Mr Bloomfield declined requests for comment.
The SGM will be held on 6 December and only members of Auckland Pride will be able to vote whether or not the board should be kept in place.
It’s a meeting that’s set to be well attended, with Auckland Pride having received 500+ new membership applications within 24 hours when the SGM was announced.
Is this a world first?
This is not the first instance of police not marching in uniform at pride parades around the world.
In Minneapolis it was the police chief himself who decided not to march in the parade which he said was out of respect for the local LGBTIQ community.
Minneapolis Police Chief Medaria Arradondo asked his officers to march in plain clothes if they wished to take part in this year’s parade.
He said he was committed to ensuring the police increased its capacity to build allyship and acknowledged the pride representatives had conveyed to him the pain and harm that had occurred in their community which had not been addressed. He said this was specifically LGBTIQ communities of colour.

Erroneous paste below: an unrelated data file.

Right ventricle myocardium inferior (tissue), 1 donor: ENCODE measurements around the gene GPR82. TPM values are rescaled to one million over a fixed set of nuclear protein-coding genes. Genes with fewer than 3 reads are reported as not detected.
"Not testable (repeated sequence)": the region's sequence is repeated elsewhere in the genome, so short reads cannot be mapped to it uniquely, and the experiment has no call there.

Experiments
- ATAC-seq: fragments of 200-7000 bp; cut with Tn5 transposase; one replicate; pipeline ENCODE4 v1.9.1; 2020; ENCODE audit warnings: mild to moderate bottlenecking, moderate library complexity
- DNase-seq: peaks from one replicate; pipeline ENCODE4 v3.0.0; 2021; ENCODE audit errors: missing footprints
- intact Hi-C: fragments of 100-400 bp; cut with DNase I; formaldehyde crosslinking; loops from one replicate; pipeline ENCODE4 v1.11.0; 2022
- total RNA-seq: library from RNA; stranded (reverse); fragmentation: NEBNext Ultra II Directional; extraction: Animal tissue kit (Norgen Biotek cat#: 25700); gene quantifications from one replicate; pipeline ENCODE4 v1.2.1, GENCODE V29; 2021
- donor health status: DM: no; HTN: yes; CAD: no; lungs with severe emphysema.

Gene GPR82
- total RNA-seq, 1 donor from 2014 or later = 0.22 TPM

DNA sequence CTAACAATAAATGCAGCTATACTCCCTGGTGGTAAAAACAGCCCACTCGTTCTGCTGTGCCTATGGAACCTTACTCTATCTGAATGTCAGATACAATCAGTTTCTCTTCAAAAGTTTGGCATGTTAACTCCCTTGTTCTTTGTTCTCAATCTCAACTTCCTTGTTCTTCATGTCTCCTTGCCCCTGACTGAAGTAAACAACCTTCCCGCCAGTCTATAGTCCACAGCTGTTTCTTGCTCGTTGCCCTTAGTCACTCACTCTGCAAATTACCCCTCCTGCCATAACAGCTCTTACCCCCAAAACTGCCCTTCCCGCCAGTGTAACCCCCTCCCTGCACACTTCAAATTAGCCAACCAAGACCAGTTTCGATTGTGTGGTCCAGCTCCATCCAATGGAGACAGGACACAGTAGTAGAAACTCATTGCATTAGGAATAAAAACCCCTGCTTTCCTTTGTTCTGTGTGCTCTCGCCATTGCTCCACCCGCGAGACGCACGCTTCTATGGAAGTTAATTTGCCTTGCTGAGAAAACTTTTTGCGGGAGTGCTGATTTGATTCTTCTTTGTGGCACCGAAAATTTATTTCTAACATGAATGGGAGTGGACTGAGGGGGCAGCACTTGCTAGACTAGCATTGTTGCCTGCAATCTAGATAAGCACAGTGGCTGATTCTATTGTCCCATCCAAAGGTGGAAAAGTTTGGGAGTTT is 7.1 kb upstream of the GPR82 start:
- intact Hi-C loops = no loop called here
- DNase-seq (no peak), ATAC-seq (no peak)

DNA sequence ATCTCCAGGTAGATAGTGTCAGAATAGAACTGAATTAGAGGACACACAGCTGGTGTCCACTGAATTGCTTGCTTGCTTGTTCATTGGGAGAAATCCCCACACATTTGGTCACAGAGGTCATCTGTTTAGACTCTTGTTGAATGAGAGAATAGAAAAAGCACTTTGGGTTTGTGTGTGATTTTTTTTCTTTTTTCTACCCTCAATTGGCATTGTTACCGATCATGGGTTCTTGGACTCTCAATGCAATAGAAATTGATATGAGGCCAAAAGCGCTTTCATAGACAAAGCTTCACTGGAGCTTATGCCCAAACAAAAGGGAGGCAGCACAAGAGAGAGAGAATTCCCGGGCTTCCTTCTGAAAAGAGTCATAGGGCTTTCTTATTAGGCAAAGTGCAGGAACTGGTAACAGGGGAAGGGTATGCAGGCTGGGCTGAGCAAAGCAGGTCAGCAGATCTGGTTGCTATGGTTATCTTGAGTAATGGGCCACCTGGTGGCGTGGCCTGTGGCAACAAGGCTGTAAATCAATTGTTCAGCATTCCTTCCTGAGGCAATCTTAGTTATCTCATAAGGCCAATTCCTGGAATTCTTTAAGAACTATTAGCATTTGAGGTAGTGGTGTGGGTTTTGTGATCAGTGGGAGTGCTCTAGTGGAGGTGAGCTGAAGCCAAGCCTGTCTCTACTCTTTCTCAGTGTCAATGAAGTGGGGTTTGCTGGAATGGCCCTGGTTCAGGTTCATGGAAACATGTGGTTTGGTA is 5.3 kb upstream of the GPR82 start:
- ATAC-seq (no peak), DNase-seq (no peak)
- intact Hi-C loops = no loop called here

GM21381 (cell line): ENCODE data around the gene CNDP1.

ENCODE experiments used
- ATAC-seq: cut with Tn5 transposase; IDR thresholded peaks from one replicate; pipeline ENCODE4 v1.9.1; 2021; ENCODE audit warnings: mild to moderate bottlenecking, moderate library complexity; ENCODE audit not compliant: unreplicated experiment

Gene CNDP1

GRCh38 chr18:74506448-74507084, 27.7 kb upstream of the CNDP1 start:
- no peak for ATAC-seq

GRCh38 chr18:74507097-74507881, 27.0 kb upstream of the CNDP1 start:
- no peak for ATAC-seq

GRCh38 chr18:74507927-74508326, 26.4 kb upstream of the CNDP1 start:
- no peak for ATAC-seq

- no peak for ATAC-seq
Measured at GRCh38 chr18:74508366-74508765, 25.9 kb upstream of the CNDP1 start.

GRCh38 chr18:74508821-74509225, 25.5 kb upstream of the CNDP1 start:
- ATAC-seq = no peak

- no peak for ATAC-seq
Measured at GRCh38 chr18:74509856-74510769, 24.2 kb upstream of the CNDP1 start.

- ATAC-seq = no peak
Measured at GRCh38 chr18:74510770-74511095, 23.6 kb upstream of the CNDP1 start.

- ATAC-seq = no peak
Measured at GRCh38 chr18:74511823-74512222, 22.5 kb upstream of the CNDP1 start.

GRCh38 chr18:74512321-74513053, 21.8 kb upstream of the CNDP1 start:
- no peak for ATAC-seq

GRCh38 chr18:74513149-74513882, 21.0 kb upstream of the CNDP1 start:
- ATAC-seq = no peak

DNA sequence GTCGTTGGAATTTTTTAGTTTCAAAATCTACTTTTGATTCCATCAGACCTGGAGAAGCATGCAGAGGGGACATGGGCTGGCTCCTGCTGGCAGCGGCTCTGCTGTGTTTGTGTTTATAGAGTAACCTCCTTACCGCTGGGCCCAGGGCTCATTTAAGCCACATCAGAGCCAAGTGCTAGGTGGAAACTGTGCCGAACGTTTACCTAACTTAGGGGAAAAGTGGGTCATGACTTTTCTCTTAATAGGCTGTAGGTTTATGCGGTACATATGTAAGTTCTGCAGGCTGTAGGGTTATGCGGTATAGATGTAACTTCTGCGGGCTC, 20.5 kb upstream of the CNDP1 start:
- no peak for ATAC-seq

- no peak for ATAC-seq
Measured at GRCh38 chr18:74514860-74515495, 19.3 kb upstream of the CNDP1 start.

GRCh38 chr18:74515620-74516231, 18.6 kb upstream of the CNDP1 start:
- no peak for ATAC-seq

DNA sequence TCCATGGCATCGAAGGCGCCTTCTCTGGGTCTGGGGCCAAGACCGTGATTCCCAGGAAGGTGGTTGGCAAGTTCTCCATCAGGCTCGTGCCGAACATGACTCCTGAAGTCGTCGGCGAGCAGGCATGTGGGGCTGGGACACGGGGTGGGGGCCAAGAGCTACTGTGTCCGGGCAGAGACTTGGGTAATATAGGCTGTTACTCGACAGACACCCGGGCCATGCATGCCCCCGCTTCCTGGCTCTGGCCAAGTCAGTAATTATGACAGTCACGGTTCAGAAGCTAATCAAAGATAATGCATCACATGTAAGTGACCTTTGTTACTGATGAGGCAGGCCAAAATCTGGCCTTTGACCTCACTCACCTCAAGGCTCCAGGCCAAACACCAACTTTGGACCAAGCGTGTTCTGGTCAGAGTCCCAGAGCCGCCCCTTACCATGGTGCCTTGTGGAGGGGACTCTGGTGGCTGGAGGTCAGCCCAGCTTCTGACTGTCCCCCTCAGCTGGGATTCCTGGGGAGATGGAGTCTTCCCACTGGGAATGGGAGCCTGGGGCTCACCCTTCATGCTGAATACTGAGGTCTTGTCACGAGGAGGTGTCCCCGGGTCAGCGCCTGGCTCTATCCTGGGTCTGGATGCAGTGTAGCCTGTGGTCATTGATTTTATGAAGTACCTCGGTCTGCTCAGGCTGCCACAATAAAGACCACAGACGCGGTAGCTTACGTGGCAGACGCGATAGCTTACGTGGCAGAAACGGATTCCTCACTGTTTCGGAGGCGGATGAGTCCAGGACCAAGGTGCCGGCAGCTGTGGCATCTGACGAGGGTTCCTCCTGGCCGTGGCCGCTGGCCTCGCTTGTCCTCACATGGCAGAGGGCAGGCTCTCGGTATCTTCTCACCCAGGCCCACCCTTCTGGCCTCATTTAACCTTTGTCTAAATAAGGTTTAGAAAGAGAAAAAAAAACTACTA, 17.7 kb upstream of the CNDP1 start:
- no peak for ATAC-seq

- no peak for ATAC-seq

In Toronto this year police withdrew their application to march in uniform in the pride parade. The previous year they were banned from marching and their decision to reapply caused controversy.
Chief of police Mark Saunders said while he has expressed his sincere commitment to strengthen and renew the relationship between pride and the police, he was conscious of the need to avoid any setback that would undermine this objective and he wanted his decision to reflect that he is listening closely to community concerns.
Also this year, London Pride asked police officers to not march in uniform and Police Chief John Pare encouraged his officers still to participate saying that while he was disappointed, pride was about inclusivity and London Police were committed to working on training, consulting with the LGBTIQ community and educating officers and staff.